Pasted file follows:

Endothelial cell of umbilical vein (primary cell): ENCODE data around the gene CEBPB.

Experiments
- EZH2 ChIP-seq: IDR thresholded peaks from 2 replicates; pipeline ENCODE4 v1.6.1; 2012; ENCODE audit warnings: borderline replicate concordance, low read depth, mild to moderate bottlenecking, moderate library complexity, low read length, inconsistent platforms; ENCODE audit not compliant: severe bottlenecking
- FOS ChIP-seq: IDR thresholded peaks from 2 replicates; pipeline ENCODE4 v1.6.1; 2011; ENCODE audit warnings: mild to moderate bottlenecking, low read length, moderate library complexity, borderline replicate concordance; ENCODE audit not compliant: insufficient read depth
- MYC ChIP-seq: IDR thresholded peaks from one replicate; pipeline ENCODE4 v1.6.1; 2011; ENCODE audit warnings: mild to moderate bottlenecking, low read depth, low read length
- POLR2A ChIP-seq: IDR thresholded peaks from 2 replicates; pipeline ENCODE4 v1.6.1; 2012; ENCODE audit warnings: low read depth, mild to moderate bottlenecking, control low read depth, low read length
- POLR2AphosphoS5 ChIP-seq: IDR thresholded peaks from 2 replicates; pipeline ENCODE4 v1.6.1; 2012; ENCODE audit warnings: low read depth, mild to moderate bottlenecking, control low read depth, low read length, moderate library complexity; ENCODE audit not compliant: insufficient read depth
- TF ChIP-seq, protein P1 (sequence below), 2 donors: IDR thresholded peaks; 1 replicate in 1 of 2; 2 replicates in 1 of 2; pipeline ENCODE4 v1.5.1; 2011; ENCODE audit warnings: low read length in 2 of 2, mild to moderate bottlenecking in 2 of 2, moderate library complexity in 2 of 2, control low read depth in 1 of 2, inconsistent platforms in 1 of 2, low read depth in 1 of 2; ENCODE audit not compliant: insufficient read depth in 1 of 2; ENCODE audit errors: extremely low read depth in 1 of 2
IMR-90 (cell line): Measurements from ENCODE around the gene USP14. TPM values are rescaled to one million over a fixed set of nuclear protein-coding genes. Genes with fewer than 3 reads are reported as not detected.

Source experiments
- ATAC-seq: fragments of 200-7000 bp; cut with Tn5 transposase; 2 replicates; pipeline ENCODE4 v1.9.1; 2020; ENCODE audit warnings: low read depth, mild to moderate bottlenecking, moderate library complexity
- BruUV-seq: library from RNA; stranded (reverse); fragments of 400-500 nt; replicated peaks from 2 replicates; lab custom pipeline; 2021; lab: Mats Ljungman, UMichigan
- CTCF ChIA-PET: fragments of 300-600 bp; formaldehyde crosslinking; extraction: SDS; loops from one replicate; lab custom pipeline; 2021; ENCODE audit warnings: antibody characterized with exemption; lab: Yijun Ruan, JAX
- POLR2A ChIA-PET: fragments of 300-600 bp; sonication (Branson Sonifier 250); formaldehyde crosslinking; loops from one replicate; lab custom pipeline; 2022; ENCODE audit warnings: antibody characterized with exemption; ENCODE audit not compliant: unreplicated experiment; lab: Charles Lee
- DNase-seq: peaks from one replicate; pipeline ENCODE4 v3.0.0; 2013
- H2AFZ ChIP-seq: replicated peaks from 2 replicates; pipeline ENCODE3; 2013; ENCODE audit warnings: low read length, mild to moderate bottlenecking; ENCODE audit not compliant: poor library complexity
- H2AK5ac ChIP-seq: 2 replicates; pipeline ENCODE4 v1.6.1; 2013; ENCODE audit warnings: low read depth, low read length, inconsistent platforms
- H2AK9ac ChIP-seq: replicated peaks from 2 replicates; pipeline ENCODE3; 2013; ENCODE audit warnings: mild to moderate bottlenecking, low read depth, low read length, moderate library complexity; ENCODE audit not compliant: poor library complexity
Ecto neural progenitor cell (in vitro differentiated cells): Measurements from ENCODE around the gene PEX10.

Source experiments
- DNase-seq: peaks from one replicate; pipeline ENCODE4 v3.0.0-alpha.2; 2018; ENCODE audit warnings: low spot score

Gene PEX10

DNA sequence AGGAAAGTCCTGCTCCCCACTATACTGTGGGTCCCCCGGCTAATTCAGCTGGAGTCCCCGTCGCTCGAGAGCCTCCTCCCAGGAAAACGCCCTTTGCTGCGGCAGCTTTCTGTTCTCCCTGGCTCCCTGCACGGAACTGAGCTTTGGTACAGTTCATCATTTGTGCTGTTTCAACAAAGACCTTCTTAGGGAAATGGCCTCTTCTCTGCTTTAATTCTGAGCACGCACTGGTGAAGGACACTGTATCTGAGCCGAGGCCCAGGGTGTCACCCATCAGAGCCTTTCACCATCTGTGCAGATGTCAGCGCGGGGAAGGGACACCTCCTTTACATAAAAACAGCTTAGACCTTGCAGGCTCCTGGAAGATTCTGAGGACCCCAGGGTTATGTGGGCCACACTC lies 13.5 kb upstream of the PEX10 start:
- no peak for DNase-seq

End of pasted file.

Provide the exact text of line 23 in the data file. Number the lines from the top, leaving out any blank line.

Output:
DNA sequence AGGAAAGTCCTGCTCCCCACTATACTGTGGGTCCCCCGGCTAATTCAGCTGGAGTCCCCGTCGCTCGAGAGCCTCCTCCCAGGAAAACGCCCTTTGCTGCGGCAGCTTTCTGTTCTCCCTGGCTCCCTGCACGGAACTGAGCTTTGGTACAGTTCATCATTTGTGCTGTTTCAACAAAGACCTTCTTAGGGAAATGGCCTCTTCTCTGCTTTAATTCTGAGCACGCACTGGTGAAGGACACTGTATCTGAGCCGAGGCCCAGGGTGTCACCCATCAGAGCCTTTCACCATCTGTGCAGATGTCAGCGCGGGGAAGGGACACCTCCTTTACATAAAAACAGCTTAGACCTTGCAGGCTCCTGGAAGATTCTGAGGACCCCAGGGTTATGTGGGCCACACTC lies 13.5 kb upstream of the PEX10 start: